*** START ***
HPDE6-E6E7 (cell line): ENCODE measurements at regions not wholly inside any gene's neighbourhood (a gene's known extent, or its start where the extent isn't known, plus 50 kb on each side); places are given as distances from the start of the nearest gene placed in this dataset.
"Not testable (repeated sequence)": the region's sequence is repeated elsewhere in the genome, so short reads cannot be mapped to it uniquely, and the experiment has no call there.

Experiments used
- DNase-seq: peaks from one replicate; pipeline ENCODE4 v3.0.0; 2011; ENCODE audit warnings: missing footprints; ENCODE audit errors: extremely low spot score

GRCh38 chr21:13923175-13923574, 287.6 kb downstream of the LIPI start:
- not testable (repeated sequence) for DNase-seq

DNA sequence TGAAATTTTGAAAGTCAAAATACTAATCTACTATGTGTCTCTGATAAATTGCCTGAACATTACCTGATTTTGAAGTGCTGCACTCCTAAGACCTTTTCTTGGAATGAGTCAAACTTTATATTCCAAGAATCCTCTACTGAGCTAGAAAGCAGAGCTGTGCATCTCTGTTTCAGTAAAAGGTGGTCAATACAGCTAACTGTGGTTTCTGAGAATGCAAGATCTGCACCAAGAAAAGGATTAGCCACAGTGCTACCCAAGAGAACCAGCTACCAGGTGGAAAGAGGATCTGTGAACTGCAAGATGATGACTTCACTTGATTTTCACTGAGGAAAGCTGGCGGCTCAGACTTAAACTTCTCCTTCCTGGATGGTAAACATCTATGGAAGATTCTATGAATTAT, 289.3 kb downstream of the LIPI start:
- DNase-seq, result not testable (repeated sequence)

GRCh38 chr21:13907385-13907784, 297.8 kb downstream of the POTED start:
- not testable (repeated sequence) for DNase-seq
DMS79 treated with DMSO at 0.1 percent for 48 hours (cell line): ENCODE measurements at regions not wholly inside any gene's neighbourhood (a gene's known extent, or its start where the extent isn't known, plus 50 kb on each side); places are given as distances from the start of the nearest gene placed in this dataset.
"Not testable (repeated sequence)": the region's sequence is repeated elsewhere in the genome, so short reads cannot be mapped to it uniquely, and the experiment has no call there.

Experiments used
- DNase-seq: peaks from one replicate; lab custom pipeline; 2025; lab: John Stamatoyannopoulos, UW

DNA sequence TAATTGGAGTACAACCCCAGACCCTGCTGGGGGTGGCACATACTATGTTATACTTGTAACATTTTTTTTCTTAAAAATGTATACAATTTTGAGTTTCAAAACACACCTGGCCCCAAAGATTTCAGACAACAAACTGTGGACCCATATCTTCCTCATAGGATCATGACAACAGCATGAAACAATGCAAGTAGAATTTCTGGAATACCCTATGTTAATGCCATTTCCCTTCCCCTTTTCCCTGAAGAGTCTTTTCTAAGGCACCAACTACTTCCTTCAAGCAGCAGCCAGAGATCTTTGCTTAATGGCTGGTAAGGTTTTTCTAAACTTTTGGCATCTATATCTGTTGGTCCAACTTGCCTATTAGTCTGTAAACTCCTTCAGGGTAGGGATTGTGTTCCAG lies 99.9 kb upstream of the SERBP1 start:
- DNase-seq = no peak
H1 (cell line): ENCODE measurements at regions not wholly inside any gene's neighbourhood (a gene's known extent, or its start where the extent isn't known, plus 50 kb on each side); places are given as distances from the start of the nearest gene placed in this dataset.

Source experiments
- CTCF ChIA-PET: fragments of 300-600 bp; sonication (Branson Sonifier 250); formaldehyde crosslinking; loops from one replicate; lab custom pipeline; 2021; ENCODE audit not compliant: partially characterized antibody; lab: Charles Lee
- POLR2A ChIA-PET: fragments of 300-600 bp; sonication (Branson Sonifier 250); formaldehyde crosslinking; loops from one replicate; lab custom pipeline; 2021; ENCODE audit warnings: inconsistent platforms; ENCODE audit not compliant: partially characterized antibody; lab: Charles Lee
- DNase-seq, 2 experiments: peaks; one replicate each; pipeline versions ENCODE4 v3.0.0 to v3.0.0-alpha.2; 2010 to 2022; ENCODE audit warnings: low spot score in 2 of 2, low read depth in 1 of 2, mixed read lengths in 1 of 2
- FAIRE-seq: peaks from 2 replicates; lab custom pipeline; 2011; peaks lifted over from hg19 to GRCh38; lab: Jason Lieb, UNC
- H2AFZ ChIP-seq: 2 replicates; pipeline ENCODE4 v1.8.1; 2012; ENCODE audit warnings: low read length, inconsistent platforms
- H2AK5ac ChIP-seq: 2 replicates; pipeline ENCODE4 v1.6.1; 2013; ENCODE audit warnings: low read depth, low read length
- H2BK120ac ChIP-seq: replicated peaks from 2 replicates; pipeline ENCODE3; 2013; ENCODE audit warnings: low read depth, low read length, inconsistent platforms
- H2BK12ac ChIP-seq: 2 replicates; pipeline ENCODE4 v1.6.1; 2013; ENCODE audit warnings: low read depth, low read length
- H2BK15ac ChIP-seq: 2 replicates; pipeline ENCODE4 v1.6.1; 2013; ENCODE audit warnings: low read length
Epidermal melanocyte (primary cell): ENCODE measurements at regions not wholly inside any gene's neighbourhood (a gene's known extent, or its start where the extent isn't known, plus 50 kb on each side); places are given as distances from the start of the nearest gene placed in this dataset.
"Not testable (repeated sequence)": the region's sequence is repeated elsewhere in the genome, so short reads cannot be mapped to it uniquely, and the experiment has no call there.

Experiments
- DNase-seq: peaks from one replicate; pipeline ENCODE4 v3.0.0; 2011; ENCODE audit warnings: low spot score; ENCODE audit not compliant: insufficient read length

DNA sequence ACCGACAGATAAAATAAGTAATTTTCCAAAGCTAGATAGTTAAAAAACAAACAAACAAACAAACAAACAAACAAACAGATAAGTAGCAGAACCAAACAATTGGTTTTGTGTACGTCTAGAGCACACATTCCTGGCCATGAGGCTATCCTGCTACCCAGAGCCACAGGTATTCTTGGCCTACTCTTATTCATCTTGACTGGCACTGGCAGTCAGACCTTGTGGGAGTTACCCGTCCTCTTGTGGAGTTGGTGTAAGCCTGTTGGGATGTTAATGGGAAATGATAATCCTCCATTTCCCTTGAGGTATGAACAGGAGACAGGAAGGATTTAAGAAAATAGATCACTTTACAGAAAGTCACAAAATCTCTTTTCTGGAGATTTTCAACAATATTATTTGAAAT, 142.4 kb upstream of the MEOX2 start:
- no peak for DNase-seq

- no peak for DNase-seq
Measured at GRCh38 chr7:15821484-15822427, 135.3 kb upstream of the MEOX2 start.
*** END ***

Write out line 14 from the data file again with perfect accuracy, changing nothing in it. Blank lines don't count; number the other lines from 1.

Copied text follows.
- DNase-seq: peaks from one replicate; lab custom pipeline; 2025; lab: John Stamatoyannopoulos, UW